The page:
The Room Itself Is Active: How Classroom Design Impacts .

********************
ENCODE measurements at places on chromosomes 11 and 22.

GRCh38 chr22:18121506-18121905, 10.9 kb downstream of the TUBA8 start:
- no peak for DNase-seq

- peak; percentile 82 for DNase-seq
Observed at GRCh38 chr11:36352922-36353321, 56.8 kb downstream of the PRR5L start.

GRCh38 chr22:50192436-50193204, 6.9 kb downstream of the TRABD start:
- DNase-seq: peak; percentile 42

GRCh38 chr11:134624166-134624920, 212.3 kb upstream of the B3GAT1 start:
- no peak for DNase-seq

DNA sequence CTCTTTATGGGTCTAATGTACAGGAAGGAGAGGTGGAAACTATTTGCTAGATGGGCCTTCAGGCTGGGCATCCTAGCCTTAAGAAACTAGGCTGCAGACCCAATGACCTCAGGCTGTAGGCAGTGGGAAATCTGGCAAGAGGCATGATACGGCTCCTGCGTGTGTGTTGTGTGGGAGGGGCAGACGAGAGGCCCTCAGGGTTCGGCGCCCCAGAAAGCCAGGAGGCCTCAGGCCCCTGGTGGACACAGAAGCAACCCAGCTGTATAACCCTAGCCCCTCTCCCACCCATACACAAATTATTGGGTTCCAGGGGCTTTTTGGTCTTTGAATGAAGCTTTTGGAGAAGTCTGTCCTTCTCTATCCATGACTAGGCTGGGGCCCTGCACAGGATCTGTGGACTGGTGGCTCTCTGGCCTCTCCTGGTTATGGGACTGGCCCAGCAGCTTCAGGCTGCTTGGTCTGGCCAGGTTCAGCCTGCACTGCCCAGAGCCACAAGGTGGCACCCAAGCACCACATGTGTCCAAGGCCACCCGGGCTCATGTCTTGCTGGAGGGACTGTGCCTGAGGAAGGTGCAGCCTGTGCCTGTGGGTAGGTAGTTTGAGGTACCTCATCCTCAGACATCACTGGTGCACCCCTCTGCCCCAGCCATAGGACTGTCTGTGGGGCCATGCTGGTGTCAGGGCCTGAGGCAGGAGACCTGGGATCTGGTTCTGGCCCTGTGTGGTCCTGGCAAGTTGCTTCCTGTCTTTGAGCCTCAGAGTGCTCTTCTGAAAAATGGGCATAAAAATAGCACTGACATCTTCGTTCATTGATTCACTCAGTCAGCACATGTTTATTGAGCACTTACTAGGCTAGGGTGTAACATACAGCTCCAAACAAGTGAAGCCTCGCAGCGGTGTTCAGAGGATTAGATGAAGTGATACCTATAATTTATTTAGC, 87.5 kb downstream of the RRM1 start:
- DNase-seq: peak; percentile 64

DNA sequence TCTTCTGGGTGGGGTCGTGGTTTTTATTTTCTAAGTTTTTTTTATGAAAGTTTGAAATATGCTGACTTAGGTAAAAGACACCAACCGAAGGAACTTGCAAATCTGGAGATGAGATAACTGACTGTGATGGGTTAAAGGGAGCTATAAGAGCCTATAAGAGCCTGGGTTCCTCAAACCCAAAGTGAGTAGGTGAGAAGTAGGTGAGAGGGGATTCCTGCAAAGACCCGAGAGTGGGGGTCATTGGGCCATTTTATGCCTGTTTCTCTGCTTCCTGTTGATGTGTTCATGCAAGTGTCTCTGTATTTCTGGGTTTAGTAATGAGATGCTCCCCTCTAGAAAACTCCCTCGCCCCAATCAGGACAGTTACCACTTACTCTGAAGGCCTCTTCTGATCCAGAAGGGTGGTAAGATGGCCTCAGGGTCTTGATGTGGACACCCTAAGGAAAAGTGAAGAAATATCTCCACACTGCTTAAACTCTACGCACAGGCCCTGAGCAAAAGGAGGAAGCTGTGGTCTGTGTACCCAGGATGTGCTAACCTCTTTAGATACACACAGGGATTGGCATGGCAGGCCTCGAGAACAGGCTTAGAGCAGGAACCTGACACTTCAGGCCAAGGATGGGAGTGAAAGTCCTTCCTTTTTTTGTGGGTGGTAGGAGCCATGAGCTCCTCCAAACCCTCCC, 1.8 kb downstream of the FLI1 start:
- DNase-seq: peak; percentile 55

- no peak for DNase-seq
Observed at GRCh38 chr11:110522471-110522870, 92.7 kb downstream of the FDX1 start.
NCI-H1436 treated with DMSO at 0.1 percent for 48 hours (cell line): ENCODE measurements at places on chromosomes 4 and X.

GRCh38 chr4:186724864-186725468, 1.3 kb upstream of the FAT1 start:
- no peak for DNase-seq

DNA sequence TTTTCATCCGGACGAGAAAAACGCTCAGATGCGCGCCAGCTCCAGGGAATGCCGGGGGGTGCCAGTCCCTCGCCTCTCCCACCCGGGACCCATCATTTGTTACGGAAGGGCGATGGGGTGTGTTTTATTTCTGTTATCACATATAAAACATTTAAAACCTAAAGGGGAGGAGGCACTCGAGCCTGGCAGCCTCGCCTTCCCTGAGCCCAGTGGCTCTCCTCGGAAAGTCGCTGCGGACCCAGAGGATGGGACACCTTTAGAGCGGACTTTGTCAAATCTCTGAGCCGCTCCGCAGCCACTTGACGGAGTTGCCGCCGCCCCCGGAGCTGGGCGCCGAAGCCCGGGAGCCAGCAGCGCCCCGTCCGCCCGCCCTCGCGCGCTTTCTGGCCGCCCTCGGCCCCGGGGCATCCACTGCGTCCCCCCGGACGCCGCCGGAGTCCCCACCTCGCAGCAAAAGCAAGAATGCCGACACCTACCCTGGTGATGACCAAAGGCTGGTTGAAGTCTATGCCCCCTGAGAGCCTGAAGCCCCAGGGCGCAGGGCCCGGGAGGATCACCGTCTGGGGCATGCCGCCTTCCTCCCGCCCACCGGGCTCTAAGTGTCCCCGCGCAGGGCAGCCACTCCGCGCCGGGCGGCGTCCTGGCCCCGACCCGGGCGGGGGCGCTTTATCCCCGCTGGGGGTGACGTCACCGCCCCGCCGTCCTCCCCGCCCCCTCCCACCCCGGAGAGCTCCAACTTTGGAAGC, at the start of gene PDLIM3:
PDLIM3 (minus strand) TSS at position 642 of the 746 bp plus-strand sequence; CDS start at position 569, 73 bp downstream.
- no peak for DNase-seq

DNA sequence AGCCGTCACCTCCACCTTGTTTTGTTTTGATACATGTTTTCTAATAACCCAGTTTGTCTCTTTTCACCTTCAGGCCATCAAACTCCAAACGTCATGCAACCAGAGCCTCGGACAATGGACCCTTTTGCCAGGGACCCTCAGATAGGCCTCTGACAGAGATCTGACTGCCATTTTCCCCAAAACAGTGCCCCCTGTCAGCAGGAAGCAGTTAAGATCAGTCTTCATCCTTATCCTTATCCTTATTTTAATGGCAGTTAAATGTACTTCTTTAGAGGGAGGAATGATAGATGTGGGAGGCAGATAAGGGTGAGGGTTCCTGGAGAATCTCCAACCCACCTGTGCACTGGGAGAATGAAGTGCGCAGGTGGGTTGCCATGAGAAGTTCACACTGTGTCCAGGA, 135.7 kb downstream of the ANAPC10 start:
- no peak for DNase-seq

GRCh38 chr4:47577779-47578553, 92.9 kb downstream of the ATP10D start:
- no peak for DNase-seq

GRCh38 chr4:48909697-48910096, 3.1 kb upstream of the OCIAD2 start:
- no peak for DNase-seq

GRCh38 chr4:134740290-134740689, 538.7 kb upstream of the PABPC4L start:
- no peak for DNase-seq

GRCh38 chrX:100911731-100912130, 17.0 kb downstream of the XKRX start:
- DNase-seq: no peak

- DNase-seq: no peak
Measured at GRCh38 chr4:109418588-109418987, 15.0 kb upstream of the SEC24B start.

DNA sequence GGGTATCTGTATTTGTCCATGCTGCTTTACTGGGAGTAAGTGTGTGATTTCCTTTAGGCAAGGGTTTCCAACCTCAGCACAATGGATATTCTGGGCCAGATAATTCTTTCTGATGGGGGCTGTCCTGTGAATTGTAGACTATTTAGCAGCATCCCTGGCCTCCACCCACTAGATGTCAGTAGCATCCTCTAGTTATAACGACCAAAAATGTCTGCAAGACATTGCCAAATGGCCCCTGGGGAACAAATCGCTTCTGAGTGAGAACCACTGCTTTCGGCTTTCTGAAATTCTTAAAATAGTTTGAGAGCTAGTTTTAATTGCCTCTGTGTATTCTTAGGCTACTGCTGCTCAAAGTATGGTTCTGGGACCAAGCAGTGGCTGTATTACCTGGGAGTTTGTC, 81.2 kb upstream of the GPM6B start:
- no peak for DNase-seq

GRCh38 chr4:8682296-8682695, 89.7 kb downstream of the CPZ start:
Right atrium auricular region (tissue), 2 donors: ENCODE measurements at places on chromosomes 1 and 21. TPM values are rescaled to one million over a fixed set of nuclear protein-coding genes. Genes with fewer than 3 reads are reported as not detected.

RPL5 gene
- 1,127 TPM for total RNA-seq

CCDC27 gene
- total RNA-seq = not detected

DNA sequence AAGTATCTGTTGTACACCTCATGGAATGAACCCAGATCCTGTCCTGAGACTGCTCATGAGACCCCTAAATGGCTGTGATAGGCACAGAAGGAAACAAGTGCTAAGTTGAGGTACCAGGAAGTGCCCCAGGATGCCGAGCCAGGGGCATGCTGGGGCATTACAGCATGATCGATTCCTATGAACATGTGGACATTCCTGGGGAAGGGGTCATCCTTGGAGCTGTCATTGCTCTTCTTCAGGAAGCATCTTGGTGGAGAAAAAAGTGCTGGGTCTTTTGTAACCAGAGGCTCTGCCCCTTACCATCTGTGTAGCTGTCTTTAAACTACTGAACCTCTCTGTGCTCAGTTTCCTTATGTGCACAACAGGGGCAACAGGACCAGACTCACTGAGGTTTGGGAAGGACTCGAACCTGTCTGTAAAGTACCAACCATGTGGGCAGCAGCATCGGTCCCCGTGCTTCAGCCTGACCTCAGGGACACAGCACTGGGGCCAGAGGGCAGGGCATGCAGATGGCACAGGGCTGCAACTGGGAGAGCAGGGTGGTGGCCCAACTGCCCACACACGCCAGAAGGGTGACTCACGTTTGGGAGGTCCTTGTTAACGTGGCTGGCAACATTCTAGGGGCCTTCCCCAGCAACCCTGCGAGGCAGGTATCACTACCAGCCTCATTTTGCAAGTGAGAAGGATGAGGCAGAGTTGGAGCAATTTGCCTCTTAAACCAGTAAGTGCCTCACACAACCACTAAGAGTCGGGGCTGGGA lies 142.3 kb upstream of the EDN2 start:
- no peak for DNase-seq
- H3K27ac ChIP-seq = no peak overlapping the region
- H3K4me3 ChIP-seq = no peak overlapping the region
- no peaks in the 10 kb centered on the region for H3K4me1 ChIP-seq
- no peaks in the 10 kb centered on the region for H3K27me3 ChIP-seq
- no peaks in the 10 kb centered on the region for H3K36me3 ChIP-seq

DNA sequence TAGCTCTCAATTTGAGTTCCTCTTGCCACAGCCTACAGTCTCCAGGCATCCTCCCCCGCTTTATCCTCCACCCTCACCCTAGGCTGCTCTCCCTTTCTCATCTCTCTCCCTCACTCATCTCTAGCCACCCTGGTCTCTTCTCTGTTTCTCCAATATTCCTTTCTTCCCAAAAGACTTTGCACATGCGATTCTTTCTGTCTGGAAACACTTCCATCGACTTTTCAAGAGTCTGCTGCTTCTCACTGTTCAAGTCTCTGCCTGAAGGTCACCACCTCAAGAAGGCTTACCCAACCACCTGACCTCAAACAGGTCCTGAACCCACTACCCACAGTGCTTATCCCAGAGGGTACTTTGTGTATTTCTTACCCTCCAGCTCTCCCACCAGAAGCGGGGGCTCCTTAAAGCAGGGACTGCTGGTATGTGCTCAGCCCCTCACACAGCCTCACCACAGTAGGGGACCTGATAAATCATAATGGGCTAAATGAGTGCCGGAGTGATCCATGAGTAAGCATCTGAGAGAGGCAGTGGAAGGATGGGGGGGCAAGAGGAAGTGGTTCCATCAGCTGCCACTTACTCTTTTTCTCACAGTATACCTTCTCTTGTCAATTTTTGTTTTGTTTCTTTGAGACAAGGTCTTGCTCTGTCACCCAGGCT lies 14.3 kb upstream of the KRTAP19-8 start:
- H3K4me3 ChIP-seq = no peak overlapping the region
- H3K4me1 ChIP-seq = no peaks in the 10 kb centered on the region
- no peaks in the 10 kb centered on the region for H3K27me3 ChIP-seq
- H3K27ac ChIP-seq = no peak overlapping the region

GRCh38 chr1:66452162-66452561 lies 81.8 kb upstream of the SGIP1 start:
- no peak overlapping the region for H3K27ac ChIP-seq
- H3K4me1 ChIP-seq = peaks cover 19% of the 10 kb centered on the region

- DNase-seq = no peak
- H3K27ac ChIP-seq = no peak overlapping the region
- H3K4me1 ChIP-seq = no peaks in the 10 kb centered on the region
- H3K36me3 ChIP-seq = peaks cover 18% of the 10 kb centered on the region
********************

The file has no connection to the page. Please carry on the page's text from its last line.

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Journal of Learning SpacesVolume 6, Number 1. 2017ISSN 21586195The Room Itself Is Active: How Classroom Design Impacts StudentEngagementMelissa L. RandsAnn M. Gansemer-TopfMinneapolis College of Art and DesignIowa State UniversityA responsive case study evaluation approach utilizing interviews and focus groups collectedstudent and faculty perspectives on examined how instructors and students utilized a newlyredesigned active learning space at Iowa State University and the relationship of this designwith environmental and behavioral factors of student engagement. The findingsdemonstrate how classroom design affords engagement through low-cost learning tools anda flexible, open, student-centered space afforded a variety of active learning strategies. Inaddition, this case study highlights the importance of conducting assessment on classroomredesign initiatives to justify and improve future classroom spaces.In the years since Chickering and Gamson’s (1987)influential article Seven Principles for Good Practice inUndergraduate Education, active learning has become anintegral part of the student learning experience (Kuh, Kinzie,Schuh, Whitt & Assoc., 2010).Changes in studentexpectations and attitudes, as well as researchdemonstrating the relationship between active engagementand student learning (Prince, 2004), have challengedinstitutions to reconsider their design of classroom spaces(Oblinger, 2006). The “traditional” college classroom, with afixed, lecture-style configuration, does not match what weknow about how students learn nor how students expect tolearn (Oblinger). As result, many colleges and universitiesaround the country are committing resources to redesignclassroom spaces to promote active, participatory,experiential learning (Harvey & Kenyon, 2013).Iowa State University (ISU) recently devoted resourcesfrom three campus departments (Center for Excellence inTeaching and Learning, Facilities Planning andManagement, and Instructional Technology Services) totransform one classroom into an active learning classroom(Rosacker, 2012). Although institutions have been workingto redesign their classroom spaces (Educause, 2010) fewinstitutions are engaging in assessment processes thatevaluate if the purposes of these redesigns are achieved.The purpose of this qualitative case study was toinvestigate how an active learning classroom (ALC) at ISUinfluenced student engagement. Using Barkley’s (2010)classroom-based model of student engagement, the findingsprovide insights on how classroom design affords studentMelissa L. Rands is the Assistant Director of Assessment at theMinneapolis College of Art and Design.Ann M. Gansemer-Topf is an Assistant Professor in HigherEducation in the School of Education at Iowa State University.engagement and offer suggestions for improving theredesign and implementation of active learning classrooms.In addition, this case study highlights the importance ofconducting assessment on classroom redesign initiatives.Review of LiteratureTo better understand this study, this section provides adefinition of active learning and highlights research on therelationship between classroom spaces and studentengagement.Active LearningBonwell and Eison (1991) defined active learning as anylearning strategy that involves “students doing things, andthinking about the things they are doing” (p. 2).Characteristics of active learning strategies include: studentsare involved in more than listening, are encouraged to sharethoughts and values, and are asked to engage in higherorder thinking such as analysis and synthesis rather thanmemorization (Bonwell & Eison). Instructional strategiesthat promote active learning include small group discussion,peer questioning, cooperative learning, problem-basedlearning, simulations, journal writing, and case-studyteaching, among others (Barkley, 2010; Prince, 2004).Edgerton (1997) refers to active learning strategies as“pedagogies of engagement” (p. 36); practices thatencourage greater understanding and transfer ofknowledge.Meta analyses of research studies from the learningsciences and educational psychology have demonstratedthat active learning approaches, in comparison to morepassive, teaching-center approaches, lead to greaterengagement that subsequently lead to increased studentlearning (see, for example: Freeman et al., 2014; Hake, 1997;Michael, 2006; Prince, 2004). Because classroom design is a26